Last week, I was in Newport, Rhode Island, for my stepdaughter’s wedding. Beautiful town, nice weather, and my family and I were there a few days early, so we could help with little chores and get in some sightseeing, too.
My sister and I went for a walk among the mansions (“cottages,” they are called there) and along the way I saw a couple walking with an enormous Great Dane. As we got close, I could see that the dog was wearing a service dog vest with a handle on the back, and that the woman was using the dog for help with balance.
I asked if I could take the dog’s picture, and explained, as I always do, that I edit a dog magazine and love to take photos of any dog I come across, if allowed. The people smiled and agreed; they also said that lots of people ask to take the dog’s picture, because she’s so big and bold-looking. The dog, indeed, was boldly colored (with a Harlequin coat) but also, she was much more strongly built than many Danes I have seen. She was not just tall, but also had very thick leg bones and was as bulky as a Mastiff. When I remarked on this, the people explained that they had imported her from Russia, especially for her job as a service dog.
I posted a picture of the woman and her dog on WDJ’s Instagram account (@dogsofwholedogjournal) with the caption #servicedogsrock. And didn’t think about it again until a day or two later, when I saw that a couple of people had commented critically about the collar that the dog had been wearing: a choke chain.
I deleted the post, rather than have a debate start there. But I have been sort of fuming about this for days.
I did notice that the dog had been wearing a choke chain when I took the picture. I take pains to avoid using pictures of dogs who are wearing choke chains, pinch collars, or shock collars in Whole Dog Journal. I firmly believe that dogs can be trained without these tools, and I want to show our readers well-behaved, well-trained dogs wearing flat collars in the magazine. I want our models to, for the lack of a better word, “model” the kind of training that we promote.
I probably wouldn’t have posted the picture of just any dog wearing a choke chain on Instagram. But for me, the value of the service this dog was providing to the woman, and the obvious good relationship between them, outweighed the potentially negative note sent by the collar. I was super impressed by the team. Here was a woman who was able to walk on uneven streets in a gorgeous, historic place, enjoying the same experience as me, by virtue of the fact that her service dog was there for support and balance. As someone whose mental and emotional health is strongly tied to the walks I take with my dogs, I was moved nearly to tears by witnessing the partnership that allowed the woman to do exactly what I was doing.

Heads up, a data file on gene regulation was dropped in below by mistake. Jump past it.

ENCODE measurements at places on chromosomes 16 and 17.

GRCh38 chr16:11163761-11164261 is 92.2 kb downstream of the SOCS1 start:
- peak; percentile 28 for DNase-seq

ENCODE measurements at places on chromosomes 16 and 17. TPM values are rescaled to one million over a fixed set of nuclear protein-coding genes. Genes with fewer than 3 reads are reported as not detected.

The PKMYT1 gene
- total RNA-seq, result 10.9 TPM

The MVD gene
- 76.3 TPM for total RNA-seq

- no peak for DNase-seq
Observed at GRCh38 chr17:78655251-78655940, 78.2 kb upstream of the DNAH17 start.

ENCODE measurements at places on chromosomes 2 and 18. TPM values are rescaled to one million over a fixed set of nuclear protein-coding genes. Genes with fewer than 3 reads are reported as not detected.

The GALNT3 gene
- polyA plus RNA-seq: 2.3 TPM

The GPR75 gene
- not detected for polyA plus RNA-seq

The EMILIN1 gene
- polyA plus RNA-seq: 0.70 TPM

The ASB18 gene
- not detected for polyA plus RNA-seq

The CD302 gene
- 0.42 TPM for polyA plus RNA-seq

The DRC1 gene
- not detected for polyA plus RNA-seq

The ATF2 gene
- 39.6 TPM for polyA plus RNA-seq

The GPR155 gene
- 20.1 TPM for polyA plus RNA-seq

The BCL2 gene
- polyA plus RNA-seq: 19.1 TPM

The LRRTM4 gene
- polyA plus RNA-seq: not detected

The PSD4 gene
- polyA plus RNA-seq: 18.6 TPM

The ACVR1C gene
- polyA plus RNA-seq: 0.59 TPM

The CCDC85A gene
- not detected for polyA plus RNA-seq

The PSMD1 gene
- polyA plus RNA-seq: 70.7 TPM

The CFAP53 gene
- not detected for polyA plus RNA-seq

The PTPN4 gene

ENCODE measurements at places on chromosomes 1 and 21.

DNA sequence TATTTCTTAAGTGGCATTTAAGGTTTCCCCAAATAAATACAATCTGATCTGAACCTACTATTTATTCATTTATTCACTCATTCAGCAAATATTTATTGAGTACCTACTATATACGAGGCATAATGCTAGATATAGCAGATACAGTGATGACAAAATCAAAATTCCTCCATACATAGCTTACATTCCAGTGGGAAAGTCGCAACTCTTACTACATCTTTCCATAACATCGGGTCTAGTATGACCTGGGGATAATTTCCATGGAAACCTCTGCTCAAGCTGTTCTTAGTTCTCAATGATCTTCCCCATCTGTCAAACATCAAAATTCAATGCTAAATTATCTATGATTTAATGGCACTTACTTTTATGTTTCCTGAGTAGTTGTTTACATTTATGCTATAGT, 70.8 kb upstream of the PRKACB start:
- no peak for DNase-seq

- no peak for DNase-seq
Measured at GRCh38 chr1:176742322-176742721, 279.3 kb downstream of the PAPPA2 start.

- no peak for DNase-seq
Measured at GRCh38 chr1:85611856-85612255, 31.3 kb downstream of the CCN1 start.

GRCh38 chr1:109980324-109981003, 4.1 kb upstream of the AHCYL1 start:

Yes, the dog was wearing a choke chain, and the leash was attached to the chain – but the dog was walking quietly and calmly with a loose leash. I’m not sure the chain collar was needed, but I also could see that it might make the woman feel that she had a bit more control over the dog if needed. If the dog did grow animated or pull, it was clear that – probably with or without the chain collar – the woman would not be able to prevent the dog from pulling away. The woman was slender, and the dog was enormous. I’m sure the dog outweighed her handler by a good bit.
But as much as I want to promote training without pain or physical force – and that is the only reason choke chains work, folks; they inflict pain – I do not want to participate in passing knee-jerk judgments on people for their choice of training equipment. Especially people who are physically vulnerable! Tiny people, older people, people who have had strokes or have Multiple Sclerosis, or some other challenge; do we really need to take these people to task because they aren’t handling their dogs with the kindest equipment possible? I was upset that anyone felt the need to do that. Was this photo the place to have this conversation?
Am I being too sensitive? Should service dog handlers not get a free pass on judgment, just because they are disabled? Should I be more concerned about the dog’s wellbeing; should service dogs deserve even more protection from potentially painful gear?
I’d be interested to hear what you think.